First thing’s first, to get it out of the way: Moneyball really isn’t so much a baseball film as it is an examination of a paradigm shift in a prominent slice of Americana — much like The Social Network was not so much about the Internet as it was about a change in the way we live life on a day-to-day basis with our friends.
But for those who live, breathe and eat baseball, Moneyball explores the origins of the application of statistical science to 21st century sport. And for Oakland Athletics fans, it serves as a vindication of the impressive accomplishments a small-market team achieved on the field earlier this decade (see below).
From a technical aspect, the film is pretty good: the acting is so sublime, you barely notice these aren’t real baseball players. Brad Pitt doesn’t overwhelm the action, although his character — A’s general manager Billy Beane — is certainly the focus of the film. Pitt brings just enough “mildness” to the role that his performance speaks for itself.
Jonah Hill does a great job stealing almost every scene he is in, however, outshining both Pitt and Oscar-winner Philip Seymour Hoffman (as former A’s manager Art Howe) with his understated interpretation of “Peter Brand”, the Yale-educated puppetmaster behind all the Moneyball concepts.
The pace of the film is really quick: before you know it, you’re almost 100 minutes into the film, and it’s not until the end of the movie — the postscript really, explaining what happens after the A’s lose in the playoffs again — that it slows down to a snail’s pace.
Getting back to the paradigm-shift theme that defines the film, however, it’s all really about the little guy being inventive and finding a new way to build a better mousetrap. It’s American at heart: it’s Tucker all over again, it’s The Bad News Bears (original version, of course) thrown in for good measure, and it’s Rocky in its spirit — the little guy takes on the big guys, and he almost does it.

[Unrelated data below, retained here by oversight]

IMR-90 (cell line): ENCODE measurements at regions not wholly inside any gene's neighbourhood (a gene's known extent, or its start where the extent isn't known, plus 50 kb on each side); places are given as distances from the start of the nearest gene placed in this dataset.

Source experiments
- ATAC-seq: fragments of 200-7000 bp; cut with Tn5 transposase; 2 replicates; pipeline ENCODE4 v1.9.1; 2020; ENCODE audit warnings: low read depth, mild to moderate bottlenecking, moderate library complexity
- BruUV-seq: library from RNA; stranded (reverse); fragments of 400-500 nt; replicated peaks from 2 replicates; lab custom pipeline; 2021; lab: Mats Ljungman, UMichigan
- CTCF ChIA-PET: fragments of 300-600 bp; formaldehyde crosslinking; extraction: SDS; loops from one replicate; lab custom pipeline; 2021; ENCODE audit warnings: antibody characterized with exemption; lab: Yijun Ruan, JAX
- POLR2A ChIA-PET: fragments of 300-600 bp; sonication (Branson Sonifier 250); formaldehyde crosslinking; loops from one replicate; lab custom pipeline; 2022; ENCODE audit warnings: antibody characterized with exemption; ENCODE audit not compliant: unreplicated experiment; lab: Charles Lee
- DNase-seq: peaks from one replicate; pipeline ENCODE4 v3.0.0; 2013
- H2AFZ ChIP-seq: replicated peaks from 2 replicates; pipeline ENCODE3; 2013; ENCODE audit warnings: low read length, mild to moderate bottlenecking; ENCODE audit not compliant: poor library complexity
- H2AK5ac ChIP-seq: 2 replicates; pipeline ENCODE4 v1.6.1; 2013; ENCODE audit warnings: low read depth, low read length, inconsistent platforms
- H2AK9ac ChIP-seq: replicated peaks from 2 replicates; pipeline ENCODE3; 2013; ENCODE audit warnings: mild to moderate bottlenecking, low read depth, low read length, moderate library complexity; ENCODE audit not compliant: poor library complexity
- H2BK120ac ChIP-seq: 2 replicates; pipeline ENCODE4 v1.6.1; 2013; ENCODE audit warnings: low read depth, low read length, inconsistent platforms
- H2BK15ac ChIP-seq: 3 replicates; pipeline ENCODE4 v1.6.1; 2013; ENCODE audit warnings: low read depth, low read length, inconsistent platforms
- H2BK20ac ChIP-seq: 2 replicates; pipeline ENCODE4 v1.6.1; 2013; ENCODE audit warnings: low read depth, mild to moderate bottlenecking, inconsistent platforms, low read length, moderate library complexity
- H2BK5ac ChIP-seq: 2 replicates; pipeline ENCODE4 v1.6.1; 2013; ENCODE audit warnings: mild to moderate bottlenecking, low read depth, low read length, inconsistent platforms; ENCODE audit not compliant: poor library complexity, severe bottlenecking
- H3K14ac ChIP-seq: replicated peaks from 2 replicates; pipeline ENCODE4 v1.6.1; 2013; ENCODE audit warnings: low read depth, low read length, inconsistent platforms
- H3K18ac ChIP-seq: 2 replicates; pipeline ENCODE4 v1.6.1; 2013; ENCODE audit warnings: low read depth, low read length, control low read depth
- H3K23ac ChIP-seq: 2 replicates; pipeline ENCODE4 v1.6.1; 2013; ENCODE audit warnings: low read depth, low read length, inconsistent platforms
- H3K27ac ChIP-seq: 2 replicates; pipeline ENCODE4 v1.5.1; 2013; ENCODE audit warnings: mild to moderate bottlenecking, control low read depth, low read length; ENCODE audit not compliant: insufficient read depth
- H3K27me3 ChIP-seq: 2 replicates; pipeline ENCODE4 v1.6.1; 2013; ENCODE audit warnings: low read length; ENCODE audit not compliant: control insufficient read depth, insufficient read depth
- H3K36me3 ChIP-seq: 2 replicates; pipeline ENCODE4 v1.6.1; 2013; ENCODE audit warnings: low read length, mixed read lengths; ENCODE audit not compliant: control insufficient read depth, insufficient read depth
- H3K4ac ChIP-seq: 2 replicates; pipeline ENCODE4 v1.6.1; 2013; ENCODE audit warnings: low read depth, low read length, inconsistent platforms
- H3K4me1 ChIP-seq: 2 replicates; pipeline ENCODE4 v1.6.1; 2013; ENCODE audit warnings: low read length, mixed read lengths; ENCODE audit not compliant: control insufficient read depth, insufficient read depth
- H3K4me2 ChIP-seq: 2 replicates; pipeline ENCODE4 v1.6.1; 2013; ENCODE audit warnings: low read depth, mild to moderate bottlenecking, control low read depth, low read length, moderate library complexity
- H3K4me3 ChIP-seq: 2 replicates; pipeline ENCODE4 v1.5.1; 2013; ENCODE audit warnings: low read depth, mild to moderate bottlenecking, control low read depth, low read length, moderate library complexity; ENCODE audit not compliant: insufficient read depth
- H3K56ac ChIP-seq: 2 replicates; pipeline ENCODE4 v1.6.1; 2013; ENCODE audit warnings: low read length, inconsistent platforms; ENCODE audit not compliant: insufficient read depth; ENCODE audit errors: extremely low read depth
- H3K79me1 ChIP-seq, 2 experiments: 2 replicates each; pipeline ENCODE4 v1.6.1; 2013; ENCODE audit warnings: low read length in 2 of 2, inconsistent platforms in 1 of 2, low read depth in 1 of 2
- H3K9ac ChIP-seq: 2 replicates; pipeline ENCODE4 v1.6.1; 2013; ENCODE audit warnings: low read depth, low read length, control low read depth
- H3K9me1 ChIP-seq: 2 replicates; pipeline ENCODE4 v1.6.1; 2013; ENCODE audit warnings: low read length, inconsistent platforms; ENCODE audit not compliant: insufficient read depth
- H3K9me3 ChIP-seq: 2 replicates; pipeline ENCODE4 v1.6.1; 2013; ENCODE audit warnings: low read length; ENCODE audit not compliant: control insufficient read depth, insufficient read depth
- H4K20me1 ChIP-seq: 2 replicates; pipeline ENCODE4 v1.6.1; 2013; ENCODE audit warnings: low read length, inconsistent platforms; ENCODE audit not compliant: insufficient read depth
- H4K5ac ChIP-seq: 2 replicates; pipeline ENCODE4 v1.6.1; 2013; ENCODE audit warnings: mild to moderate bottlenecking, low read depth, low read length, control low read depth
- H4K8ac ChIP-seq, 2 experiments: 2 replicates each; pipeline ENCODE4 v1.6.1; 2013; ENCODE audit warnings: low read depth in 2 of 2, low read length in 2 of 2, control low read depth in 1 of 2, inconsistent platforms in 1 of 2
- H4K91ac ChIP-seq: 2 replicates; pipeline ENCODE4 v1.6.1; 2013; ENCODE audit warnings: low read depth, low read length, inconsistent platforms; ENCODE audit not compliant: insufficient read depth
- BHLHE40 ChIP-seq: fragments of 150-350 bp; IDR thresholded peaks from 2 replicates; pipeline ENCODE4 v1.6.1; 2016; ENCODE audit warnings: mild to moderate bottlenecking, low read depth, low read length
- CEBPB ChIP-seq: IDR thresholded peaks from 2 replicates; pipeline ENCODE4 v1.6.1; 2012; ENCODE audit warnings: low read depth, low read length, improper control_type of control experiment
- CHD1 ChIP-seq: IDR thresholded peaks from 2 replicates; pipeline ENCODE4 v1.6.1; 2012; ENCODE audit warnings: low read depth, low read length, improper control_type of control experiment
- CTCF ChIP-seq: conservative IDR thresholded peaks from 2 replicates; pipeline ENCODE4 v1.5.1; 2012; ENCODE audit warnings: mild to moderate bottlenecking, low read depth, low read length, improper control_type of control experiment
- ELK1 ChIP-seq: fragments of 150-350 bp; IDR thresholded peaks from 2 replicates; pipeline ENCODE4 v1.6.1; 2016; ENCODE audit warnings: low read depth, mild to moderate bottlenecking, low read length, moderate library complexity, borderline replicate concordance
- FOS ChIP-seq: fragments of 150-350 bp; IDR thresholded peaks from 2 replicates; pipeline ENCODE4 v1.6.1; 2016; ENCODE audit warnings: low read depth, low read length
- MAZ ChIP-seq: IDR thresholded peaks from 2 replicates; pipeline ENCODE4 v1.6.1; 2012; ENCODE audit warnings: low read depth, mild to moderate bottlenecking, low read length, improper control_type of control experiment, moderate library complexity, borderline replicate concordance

Better yet, he changes the way everyone thinks, forever.
Sure, as we all know, the A’s never win the “Big One” with Moneyball, but as Brand notes at the end of the film, sometimes you hit a home run without even realizing it. And that’s what Beane and the Oakland organization did: they really made an impact on the game that could never be measured in wins and losses, although it would have been nice to win that last game of the World Series as Pitt says repeatedly in the film.
And for A’s fans who lived through the Moneyball era of disappointing playoff defeats — four straight years, the team lost Game 5 of the American League Division Series — it’s a heart-warming remembrance that will always be preserved on celluloid (or digital bits now, perhaps) of a golden time they spent living and dying with a little team that could — and almost did.
Thus, the team really should package a free, Collector’s Edition DVD of the film with their 2012 season-ticket sales, because everyone knows the A’s can’t compete nowadays since the Red Sox and the Yankees figured out what Oakland was doing and simply outspent them again like before.
Anyone with an interest in the David-versus-Goliath storyline will like this film, and anyone with an interest in the Oakland Athletics will love this film. Baseball fans should like it, simply because it explores the game they love and how it’s changed in the past decade.
It’s actually hard to conceive any audience demographic that wouldn’t like the movie, and that’s simply because we’re all Americans — and we all love seeing the underdog find a ray of light in the darkness. It’s what this country was founded upon: opportunity.
That may seem grandiose, and perhaps it is: go see it and judge for yourself.
One final thought: the song, “The Show”, sung in the film by Beane’s daughter (portrayed by Kerris Dorsey on screen and performed by her off-screen as well), is a nice little ditty you won’t soon get out of your head. Just a warning … Find it on iTunes.